Tether’s CTO has stated that his organization has no exposure to Silvergate, as businesses in the cryptocurrency sector unite to remove themselves from the embattled bank.
A U.S. bank called Silvergate serves the crypto business, which has previously had difficulty getting banking services but has recently been shaken by financial difficulties.
The San Francisco bank disclosed a $1 billion net loss last month in addition to a $14 billion fall in customer deposits during the final quarter of 2022.
It postponed yesterday’s submission of its yearly 10-K report to the Securities and Exchange Commission of the United States because it required “extra time” to allow an outside accounting firm to finish some audit procedures.
Today, the company’s stock is rapidly falling, and cryptocurrency businesses are cutting relations with it. The biggest cryptocurrency exchange in America, Coinbase, said earlier today that it was stopping transfers to and from banks. Paolo Ardoino, CTO of Tether, stated on Twitter on Thursday, that Tether had no exposure to SIlvergate.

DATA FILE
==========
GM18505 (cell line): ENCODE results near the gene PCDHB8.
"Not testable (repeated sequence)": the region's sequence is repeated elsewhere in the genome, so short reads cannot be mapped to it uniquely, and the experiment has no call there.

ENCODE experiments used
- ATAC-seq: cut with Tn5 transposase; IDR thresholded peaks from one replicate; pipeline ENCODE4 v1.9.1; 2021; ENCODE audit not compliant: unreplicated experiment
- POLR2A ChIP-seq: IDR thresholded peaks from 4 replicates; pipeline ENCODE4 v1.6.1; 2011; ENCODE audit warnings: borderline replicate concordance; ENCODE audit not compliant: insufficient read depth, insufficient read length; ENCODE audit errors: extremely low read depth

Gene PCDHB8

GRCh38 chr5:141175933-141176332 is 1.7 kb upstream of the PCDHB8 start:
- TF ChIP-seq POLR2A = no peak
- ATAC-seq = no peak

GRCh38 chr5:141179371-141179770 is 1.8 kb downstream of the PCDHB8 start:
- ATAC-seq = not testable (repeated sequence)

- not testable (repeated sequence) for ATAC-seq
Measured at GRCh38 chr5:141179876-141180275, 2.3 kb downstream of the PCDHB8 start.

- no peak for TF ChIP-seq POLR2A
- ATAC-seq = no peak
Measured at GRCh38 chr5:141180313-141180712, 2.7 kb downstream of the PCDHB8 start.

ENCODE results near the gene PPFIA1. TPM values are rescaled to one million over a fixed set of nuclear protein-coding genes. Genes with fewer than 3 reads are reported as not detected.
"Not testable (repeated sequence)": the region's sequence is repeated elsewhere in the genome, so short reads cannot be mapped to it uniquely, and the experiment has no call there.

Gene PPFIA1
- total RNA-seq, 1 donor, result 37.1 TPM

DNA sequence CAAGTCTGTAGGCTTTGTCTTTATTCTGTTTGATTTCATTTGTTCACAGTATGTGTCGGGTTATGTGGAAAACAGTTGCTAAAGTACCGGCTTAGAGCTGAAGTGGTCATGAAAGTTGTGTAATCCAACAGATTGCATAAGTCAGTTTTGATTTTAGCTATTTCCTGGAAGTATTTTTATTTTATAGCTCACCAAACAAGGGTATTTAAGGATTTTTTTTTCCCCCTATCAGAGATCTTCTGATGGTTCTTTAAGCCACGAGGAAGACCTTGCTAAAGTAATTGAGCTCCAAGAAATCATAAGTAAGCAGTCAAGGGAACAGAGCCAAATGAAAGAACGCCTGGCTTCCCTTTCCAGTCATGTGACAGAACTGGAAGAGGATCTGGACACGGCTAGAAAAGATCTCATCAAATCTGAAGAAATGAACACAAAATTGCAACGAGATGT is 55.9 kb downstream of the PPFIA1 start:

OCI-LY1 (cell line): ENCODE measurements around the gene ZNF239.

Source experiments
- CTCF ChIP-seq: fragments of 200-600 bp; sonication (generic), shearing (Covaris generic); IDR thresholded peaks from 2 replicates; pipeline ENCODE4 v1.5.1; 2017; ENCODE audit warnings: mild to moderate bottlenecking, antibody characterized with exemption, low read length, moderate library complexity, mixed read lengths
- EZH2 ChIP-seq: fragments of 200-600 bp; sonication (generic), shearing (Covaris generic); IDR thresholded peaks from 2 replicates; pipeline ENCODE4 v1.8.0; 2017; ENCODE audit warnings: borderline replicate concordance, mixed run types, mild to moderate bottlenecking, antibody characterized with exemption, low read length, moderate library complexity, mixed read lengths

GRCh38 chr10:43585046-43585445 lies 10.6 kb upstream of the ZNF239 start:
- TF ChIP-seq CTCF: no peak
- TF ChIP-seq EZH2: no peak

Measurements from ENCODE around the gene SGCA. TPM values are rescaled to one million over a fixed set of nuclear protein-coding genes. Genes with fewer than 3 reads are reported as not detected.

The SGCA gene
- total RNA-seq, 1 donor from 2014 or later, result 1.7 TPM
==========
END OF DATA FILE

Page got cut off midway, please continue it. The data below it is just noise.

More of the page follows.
Tether In Troubled Waters?
Despite the terrible bear market currently affecting the cryptocurrency sector, Tether, the business behind the biggest stablecoin and most traded cryptocurrency, appears to be doing well.
It announced this month that despite handling $21 billion in redemptions the year before, it still made $700 million in earnings in Q4 2022.
With a $71 billion market cap, its stablecoin, USDT, is the third-largest cryptocurrency after Bitcoin and Ethereum.
Moreover, it is the digital asset that is traded the most: according to CoinGecko, its 24-hour trading volume is above $34 billion.
This is so that traders may swiftly make and exit deals without having to deal with U.S. dollars, Japanese yen, or other fiat currencies in a traditional bank because USDT is tied one-to-one with fiat currencies.
However, Tether as a firm is contentious because it has so far declined to provide evidence that its stablecoin is backed by dollars and also because the company is not independently audited.
During a two-year investigation by the New York Attorney General, it was claimed that Tether “made false statements about the backing” of its stablecoin. The company in 2021 agreed to stop operating in New York.